In this problem, it turns out that degenerate perturbation theory yields the exact result, and diagonalizing the B-part with respect to the degenerate subspace is equivalent to diagonalizing the entire hamiltonian. But in general that wouldn't be true.

Unless you still have specific questions, I would recommend reviewing degenerate perturbation theory and then coming back with specific questions if you still have any. This is not the place to try to explain the general formalism of degenerate perturbation theory.

Last edited:

## 1. What is time-dependent degenerate perturbation theory for spin system?

Time-dependent degenerate perturbation theory for spin system is a mathematical tool used to describe the behavior of quantum spin systems that are subjected to external perturbations over time. It is a branch of quantum mechanics that allows for the analysis of systems with multiple degenerate (equivalent) energy levels.

## 2. How does time-dependent degenerate perturbation theory for spin system differ from time-independent perturbation theory?

The main difference between time-dependent and time-independent perturbation theory is that the former takes into account the time evolution of the system, while the latter assumes that the perturbation is constant over time. Time-dependent degenerate perturbation theory is used when the perturbation varies with time, making it more applicable to real-world systems.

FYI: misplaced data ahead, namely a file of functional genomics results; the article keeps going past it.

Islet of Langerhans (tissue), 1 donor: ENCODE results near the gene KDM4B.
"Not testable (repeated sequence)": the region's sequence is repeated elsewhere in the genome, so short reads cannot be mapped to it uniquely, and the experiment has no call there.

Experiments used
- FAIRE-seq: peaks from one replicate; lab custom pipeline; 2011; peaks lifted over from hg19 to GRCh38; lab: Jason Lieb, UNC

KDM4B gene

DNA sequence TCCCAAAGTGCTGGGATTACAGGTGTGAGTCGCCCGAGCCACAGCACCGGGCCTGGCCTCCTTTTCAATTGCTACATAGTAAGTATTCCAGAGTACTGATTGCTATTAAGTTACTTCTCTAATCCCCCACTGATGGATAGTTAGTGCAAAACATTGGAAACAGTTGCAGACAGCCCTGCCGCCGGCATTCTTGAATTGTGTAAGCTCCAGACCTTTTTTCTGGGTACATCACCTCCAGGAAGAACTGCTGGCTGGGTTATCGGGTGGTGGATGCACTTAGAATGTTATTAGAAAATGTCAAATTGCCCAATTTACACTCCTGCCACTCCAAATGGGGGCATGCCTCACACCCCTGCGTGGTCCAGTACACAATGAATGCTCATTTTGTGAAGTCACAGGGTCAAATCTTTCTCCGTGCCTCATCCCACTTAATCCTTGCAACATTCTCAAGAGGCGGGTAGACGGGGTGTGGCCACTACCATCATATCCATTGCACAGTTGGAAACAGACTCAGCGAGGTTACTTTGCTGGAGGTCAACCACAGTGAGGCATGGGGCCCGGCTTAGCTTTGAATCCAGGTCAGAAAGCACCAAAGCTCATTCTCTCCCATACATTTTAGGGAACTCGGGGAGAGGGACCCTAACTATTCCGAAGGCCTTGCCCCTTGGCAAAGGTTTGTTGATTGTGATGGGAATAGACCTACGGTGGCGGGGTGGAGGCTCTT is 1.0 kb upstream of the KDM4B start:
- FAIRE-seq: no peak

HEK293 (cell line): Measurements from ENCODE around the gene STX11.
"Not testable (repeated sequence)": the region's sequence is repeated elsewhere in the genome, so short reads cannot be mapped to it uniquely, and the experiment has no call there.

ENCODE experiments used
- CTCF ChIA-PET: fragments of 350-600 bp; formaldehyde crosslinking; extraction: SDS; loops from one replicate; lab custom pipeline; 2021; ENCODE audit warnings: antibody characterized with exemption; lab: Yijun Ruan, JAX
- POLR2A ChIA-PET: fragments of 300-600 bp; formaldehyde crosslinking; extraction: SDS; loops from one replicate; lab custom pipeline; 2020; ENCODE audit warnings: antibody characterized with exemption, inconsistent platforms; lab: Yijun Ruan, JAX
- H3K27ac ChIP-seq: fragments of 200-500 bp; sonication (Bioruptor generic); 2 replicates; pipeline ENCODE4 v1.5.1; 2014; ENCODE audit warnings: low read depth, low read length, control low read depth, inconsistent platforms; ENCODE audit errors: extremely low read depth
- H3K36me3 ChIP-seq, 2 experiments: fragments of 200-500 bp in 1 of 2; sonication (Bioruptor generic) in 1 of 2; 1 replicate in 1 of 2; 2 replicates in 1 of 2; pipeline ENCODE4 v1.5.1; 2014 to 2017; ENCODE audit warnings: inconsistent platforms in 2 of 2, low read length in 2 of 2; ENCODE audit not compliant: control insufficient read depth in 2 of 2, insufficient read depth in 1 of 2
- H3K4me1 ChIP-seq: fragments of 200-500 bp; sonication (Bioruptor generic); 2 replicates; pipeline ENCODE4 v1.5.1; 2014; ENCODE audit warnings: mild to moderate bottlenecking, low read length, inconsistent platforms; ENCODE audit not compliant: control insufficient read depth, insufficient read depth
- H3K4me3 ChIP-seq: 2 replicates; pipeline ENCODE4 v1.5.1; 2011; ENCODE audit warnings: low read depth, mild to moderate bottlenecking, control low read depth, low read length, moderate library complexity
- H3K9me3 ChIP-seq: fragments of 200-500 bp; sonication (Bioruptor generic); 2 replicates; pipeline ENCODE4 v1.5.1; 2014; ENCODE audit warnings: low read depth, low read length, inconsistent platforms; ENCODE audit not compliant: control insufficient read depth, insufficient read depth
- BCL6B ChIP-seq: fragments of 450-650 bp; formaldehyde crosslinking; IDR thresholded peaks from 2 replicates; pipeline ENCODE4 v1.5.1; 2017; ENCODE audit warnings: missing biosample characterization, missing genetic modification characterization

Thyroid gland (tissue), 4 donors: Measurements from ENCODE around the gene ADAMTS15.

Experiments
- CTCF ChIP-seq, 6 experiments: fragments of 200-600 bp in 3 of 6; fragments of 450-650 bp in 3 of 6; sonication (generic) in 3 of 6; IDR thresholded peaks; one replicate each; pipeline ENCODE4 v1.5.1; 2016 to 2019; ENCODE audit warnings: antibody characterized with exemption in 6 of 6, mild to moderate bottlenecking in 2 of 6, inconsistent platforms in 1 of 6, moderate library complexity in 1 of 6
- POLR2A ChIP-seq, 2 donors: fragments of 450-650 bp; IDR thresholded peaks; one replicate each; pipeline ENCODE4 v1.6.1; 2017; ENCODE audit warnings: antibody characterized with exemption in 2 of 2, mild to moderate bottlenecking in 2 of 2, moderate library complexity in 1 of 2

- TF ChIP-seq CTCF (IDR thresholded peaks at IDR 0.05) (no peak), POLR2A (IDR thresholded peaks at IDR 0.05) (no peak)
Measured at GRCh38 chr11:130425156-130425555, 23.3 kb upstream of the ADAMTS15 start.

## 3. What are some applications of time-dependent degenerate perturbation theory for spin system?

Time-dependent degenerate perturbation theory has many practical applications in various fields, including atomic and molecular physics, quantum chemistry, and nuclear physics. It is used to study the dynamics of spin systems under the influence of external fields, such as magnetic fields, and to predict the behavior of quantum systems in the presence of time-varying perturbations.

## 4. What are the limitations of time-dependent degenerate perturbation theory for spin system?

One of the main limitations of time-dependent degenerate perturbation theory is that it relies on certain assumptions about the system, such as the perturbation being small and the energy levels being degenerate. It also does not take into account the effects of non-linear perturbations or higher order terms, which can be significant in some systems.

## 5. How is time-dependent degenerate perturbation theory for spin system related to other quantum mechanical theories?

Time-dependent degenerate perturbation theory is closely related to other quantum mechanical theories, such as time-independent perturbation theory, time-dependent Schrödinger equation, and time-dependent variational principle. These theories all aim to describe the behavior of quantum systems under the influence of external perturbations, with time-dependent degenerate perturbation theory being the most applicable to systems with degenerate energy levels.